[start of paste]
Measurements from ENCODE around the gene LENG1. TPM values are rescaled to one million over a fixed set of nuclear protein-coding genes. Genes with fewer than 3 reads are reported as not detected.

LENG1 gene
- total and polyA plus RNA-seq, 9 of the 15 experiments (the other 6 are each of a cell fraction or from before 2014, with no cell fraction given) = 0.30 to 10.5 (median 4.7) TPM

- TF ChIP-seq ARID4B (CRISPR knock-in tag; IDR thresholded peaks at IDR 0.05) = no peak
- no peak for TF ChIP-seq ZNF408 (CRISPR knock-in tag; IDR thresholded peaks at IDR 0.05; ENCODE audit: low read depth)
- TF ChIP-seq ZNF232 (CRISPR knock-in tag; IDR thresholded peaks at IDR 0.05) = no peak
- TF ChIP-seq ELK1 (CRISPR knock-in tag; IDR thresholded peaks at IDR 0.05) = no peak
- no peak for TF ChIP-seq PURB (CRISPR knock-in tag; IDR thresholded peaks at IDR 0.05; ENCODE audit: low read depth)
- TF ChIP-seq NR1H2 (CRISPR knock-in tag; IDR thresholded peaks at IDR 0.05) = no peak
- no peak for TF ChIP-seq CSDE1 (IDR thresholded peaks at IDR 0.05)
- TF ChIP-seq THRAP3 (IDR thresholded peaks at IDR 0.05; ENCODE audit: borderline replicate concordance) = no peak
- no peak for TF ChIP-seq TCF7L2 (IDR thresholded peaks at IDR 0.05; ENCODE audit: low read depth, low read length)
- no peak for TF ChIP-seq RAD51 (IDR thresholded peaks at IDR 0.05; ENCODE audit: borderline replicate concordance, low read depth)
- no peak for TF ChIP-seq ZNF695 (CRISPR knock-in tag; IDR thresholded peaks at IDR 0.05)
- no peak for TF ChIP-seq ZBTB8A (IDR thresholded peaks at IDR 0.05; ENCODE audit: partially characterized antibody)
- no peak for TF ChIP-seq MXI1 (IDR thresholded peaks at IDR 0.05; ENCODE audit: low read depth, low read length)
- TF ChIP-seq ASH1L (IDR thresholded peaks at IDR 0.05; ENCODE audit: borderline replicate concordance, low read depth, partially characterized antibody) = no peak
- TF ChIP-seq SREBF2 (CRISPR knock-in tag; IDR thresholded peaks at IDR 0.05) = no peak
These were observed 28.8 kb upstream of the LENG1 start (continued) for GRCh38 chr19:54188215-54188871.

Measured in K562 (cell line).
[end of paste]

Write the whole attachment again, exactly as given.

Measurements from ENCODE around the gene LENG1. TPM values are rescaled to one million over a fixed set of nuclear protein-coding genes. Genes with fewer than 3 reads are reported as not detected.

LENG1 gene
- total and polyA plus RNA-seq, 9 of the 15 experiments (the other 6 are each of a cell fraction or from before 2014, with no cell fraction given) = 0.30 to 10.5 (median 4.7) TPM

- TF ChIP-seq ARID4B (CRISPR knock-in tag; IDR thresholded peaks at IDR 0.05) = no peak
- no peak for TF ChIP-seq ZNF408 (CRISPR knock-in tag; IDR thresholded peaks at IDR 0.05; ENCODE audit: low read depth)
- TF ChIP-seq ZNF232 (CRISPR knock-in tag; IDR thresholded peaks at IDR 0.05) = no peak
- TF ChIP-seq ELK1 (CRISPR knock-in tag; IDR thresholded peaks at IDR 0.05) = no peak
- no peak for TF ChIP-seq PURB (CRISPR knock-in tag; IDR thresholded peaks at IDR 0.05; ENCODE audit: low read depth)
- TF ChIP-seq NR1H2 (CRISPR knock-in tag; IDR thresholded peaks at IDR 0.05) = no peak
- no peak for TF ChIP-seq CSDE1 (IDR thresholded peaks at IDR 0.05)
- TF ChIP-seq THRAP3 (IDR thresholded peaks at IDR 0.05; ENCODE audit: borderline replicate concordance) = no peak
- no peak for TF ChIP-seq TCF7L2 (IDR thresholded peaks at IDR 0.05; ENCODE audit: low read depth, low read length)
- no peak for TF ChIP-seq RAD51 (IDR thresholded peaks at IDR 0.05; ENCODE audit: borderline replicate concordance, low read depth)
- no peak for TF ChIP-seq ZNF695 (CRISPR knock-in tag; IDR thresholded peaks at IDR 0.05)
- no peak for TF ChIP-seq ZBTB8A (IDR thresholded peaks at IDR 0.05; ENCODE audit: partially characterized antibody)
- no peak for TF ChIP-seq MXI1 (IDR thresholded peaks at IDR 0.05; ENCODE audit: low read depth, low read length)
- TF ChIP-seq ASH1L (IDR thresholded peaks at IDR 0.05; ENCODE audit: borderline replicate concordance, low read depth, partially characterized antibody) = no peak
- TF ChIP-seq SREBF2 (CRISPR knock-in tag; IDR thresholded peaks at IDR 0.05) = no peak
These were observed 28.8 kb upstream of the LENG1 start (continued) for GRCh38 chr19:54188215-54188871.

Measured in K562 (cell line).